Thursday, May 17, 2007

Perspectives on Ideas. May 17, 2007. Frontier. Frustration. Geese. Generations.

Note: A bold-face statement at the conclusion of a quote is my attempt to express a wordy or convoluted quote in plain English. RayS.

Frontier 33 A saying, “The cowards never started and the weak ones died by the way,” was unfair to the strong ones who died by the way of sudden maladies or long rains, windstorms, howling blizzards. Sandburg, Abraham Lincoln: The Prairie Years

Frustration 34 The frustrated, oppressed by their shortcomings, blame their failure on existing restraints. Hoffer, The True Believer. [The frustrated because of their own shortcomings blame outside constraints for their failures.]

Frustration 43 Hitler…knew that the chief passion of the frustrated is “to belong….” Hoffer, The True Believer

Geese 163 [Song of the wild geese]: We wander the sky with many a cronk/ And land in the pasture fields with a plonk. T. H. White, The Once and Future King.

Generations 260 The NSDAP had a youthful leadership corps, had built up strong youth and student organizations, and its propaganda played on the generation problem: “Make room, you old ones,” was an effective battle cry against the Weimar establishment. Bracher, The German Dictatorship.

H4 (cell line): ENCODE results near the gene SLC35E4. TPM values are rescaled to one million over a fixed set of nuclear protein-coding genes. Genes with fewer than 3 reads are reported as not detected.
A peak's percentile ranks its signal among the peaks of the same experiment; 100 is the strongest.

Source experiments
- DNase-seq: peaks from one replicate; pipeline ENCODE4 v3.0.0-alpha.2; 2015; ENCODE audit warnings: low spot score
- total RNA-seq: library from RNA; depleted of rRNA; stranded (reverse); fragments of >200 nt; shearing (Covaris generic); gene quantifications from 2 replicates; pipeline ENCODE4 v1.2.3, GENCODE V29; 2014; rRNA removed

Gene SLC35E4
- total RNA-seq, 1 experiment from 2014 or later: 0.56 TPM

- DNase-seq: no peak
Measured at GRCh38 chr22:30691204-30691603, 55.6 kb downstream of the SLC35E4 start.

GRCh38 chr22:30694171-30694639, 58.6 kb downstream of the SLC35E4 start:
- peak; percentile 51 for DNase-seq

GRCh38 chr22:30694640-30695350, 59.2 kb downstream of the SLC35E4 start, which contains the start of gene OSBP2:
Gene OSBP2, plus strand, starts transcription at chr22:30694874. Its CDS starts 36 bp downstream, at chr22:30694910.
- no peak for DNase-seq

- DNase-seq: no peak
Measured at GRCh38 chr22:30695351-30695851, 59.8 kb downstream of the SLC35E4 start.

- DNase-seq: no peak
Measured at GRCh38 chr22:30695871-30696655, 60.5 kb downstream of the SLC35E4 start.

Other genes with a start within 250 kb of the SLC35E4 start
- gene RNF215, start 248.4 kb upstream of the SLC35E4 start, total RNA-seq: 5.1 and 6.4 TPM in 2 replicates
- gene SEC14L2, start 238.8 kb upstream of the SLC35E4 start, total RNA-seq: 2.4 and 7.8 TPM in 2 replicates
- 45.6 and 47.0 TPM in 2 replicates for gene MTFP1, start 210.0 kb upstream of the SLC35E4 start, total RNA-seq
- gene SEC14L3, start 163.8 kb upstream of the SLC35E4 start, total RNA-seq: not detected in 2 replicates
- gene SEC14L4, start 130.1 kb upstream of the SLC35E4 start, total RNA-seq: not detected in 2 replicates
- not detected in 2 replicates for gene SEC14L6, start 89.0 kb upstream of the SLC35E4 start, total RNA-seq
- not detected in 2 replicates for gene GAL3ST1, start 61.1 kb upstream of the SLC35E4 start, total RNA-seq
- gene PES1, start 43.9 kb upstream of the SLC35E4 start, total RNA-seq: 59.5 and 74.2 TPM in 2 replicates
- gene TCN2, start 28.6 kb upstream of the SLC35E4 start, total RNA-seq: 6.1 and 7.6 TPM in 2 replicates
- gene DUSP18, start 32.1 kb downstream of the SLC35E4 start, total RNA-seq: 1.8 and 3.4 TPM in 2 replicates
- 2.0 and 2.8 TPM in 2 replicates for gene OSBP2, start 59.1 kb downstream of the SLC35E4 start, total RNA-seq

Generations 255 …the spirit of the past brooding over a new generation…still fed romantically on the mistakes and…dreams of dead statesmen and poets. Fitzgerald, This Side of Paradise. [The spirit of the past still dominated the younger generation.]

Generations 1103 But, gazing at them [the ruins of Rome], we recognize how undesirable it is to build the tabernacle of our brief lifetime out of permanent materials, with a view to their being occupied by future generations. Hawthorne, The Marble Faun. [Looking over the ruins of Rome, we realize how futile it is to build permanently what will be occupied by future generations.]

Generations 1103 It is beautiful, no doubt, and exceedingly satisfactory to some of our natural instincts, to imagine our far posterity dwelling under the same roof-tree as ourselves. Hawthorne, The Marble Faun. [It is satisfying to think of future generations living in the same house as we ourselves.]

Generations 1103 …we may build almost immortal habitations, it is true; but we cannot keep them from growing old, musty, unwholesome, dreary, full of death-scents, ghosts and murder-stains…. Hawthorne, The Marble Faun. [We can build almost immortal habitations, but we can’t keep them from showing the stains of many lives living there.]

Generations 1103 In [America as opposed to Europe], observed the sculptor to Donatello, …each generation has only its own sins and sorrows to bear. Hawthorne, The Marble Faun. [Each generation has its own sins and sorrows to bear.]

Generations 1103 Here [in Italy] it seems as if all the weary and dreary past were piled upon the back of the present. Hawthorne, The Marble Faun. [In Italy the past weighs on the present.]

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